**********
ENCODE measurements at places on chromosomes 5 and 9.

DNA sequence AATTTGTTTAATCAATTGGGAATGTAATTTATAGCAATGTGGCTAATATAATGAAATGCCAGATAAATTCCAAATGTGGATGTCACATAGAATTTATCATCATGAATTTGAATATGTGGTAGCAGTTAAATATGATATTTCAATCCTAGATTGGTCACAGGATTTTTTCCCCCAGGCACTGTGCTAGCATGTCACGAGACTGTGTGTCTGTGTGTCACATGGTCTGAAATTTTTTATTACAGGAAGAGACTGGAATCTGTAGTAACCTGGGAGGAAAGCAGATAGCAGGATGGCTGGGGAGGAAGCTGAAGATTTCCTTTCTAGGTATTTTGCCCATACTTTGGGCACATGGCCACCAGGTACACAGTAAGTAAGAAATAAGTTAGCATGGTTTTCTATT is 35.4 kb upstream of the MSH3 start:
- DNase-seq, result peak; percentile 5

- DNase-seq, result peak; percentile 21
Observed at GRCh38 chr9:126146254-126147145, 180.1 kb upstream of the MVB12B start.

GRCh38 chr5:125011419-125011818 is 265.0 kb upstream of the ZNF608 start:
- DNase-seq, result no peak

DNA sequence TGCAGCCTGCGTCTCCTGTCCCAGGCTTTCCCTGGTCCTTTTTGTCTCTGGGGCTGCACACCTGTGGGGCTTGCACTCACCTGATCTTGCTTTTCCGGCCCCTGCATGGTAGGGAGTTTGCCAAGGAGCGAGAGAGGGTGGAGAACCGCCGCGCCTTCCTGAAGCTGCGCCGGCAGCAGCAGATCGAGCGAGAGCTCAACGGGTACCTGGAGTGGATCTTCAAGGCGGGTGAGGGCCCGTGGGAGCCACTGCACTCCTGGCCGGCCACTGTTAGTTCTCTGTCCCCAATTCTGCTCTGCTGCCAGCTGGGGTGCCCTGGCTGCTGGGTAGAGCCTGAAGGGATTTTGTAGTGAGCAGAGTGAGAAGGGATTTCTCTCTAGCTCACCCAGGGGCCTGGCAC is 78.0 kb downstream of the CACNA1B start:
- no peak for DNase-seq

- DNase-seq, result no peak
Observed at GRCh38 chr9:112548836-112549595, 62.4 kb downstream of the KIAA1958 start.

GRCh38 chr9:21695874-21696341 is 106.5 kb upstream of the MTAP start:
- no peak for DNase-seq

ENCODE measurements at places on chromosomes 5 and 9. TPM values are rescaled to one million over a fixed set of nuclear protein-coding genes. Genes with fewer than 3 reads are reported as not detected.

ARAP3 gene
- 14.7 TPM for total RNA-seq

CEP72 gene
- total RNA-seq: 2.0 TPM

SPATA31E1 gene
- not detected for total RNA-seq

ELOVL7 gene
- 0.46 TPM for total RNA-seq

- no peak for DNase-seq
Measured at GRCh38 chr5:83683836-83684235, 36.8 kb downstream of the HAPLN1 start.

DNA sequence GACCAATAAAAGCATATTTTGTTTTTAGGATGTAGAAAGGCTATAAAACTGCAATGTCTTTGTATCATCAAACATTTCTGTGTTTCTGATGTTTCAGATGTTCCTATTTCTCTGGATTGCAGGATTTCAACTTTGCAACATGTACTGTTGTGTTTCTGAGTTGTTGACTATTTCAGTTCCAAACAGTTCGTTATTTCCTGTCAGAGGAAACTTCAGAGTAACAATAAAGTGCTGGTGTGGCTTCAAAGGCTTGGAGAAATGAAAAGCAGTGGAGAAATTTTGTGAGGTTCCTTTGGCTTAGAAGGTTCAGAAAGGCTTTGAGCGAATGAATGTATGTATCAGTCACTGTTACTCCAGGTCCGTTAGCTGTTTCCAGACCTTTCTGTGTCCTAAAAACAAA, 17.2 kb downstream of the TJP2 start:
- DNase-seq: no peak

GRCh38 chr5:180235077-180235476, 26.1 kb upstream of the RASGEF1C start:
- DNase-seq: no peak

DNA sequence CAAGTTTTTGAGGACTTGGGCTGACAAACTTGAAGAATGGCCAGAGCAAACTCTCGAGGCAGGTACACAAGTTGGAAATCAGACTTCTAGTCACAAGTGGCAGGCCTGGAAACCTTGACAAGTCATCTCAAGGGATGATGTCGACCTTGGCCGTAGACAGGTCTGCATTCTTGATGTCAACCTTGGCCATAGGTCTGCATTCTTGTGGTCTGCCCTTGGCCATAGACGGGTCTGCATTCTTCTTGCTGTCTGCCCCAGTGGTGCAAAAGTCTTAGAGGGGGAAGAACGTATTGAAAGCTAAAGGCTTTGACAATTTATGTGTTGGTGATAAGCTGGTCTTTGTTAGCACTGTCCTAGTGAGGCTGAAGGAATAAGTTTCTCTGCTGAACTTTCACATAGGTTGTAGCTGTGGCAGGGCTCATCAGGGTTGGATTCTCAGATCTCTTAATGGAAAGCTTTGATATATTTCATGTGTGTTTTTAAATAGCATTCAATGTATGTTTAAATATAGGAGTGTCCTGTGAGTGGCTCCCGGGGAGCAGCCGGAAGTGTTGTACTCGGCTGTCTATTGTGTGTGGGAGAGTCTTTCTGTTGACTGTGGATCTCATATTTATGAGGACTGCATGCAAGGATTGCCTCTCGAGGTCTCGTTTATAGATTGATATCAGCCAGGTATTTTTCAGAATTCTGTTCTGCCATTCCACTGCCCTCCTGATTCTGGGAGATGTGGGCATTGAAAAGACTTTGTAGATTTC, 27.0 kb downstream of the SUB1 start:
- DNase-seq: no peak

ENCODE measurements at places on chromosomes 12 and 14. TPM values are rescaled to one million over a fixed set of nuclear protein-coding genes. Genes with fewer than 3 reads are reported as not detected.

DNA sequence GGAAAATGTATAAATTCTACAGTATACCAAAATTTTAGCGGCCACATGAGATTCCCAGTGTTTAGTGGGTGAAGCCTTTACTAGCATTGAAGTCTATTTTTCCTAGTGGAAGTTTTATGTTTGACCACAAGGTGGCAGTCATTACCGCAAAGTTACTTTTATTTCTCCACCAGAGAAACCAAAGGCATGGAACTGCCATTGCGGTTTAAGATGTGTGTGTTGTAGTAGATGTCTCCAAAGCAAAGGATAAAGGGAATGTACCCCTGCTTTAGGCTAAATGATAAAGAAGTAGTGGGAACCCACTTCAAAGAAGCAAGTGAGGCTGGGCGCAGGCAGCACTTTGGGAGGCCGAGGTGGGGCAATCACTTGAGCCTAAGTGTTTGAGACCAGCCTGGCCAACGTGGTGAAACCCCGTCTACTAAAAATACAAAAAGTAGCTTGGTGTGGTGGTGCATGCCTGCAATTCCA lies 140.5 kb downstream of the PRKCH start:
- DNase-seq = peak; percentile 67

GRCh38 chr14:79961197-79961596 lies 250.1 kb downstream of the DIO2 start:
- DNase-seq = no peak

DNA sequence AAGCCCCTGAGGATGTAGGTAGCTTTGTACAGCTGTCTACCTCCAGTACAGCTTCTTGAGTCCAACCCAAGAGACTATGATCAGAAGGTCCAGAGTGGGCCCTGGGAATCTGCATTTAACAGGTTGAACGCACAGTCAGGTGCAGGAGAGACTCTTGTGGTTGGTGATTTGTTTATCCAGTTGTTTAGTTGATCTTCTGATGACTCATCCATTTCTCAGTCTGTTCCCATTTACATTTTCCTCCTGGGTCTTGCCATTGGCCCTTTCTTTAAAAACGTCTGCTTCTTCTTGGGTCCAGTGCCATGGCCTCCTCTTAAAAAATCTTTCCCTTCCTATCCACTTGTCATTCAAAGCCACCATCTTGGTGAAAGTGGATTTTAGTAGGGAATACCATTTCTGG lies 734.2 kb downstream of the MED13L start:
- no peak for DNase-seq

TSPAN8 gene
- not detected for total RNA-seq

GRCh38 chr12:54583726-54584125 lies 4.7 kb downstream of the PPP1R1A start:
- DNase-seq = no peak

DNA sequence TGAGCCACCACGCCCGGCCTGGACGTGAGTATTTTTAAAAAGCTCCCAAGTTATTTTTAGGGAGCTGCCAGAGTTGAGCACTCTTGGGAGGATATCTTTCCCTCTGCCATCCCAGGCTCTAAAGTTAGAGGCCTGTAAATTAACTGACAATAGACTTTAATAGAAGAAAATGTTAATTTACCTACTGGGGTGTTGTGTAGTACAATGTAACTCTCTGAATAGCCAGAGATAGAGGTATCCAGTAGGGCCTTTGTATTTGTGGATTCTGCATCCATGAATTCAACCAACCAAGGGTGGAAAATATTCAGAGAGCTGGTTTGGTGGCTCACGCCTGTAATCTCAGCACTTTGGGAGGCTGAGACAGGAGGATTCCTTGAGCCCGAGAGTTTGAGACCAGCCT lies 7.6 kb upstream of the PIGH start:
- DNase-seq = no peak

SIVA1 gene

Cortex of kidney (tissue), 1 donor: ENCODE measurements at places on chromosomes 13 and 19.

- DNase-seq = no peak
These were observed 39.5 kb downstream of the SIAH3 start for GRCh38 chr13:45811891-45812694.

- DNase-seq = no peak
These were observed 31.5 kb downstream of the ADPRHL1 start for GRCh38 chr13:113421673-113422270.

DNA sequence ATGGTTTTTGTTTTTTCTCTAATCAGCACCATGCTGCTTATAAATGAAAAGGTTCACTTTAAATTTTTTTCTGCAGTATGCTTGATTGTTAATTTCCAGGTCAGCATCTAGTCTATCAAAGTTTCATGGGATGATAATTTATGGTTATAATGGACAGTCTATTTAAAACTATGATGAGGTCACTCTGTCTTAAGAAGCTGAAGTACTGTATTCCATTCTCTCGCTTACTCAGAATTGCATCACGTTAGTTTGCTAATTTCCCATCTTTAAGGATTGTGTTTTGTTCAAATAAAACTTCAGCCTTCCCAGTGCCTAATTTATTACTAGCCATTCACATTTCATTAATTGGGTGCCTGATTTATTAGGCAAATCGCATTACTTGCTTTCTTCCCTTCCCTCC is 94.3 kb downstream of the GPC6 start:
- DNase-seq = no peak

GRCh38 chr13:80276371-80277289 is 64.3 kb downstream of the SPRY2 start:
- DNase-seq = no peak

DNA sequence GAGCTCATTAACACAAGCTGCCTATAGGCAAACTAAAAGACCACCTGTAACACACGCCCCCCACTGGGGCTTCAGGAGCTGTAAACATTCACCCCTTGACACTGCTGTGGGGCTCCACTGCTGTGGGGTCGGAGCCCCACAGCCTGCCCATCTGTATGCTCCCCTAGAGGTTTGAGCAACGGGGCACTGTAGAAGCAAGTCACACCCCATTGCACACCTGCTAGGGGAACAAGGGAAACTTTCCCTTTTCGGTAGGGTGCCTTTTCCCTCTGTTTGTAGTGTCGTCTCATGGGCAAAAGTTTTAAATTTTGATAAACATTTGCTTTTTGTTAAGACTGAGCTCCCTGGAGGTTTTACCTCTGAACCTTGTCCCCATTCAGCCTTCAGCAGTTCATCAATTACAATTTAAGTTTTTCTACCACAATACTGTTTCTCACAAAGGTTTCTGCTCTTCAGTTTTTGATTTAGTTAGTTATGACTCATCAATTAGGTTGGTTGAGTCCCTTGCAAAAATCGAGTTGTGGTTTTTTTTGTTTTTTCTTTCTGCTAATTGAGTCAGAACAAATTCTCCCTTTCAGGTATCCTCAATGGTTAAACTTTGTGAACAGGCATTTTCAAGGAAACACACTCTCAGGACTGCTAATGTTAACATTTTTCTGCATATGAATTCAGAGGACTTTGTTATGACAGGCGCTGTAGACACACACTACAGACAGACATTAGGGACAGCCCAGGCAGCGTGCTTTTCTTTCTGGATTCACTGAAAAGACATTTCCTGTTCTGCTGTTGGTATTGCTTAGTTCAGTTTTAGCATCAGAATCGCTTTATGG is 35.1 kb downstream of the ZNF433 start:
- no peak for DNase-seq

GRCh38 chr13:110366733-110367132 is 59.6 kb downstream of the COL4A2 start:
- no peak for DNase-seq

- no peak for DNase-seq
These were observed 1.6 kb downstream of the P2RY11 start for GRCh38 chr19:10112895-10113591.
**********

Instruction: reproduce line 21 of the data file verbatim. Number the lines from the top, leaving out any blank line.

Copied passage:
ELOVL7 gene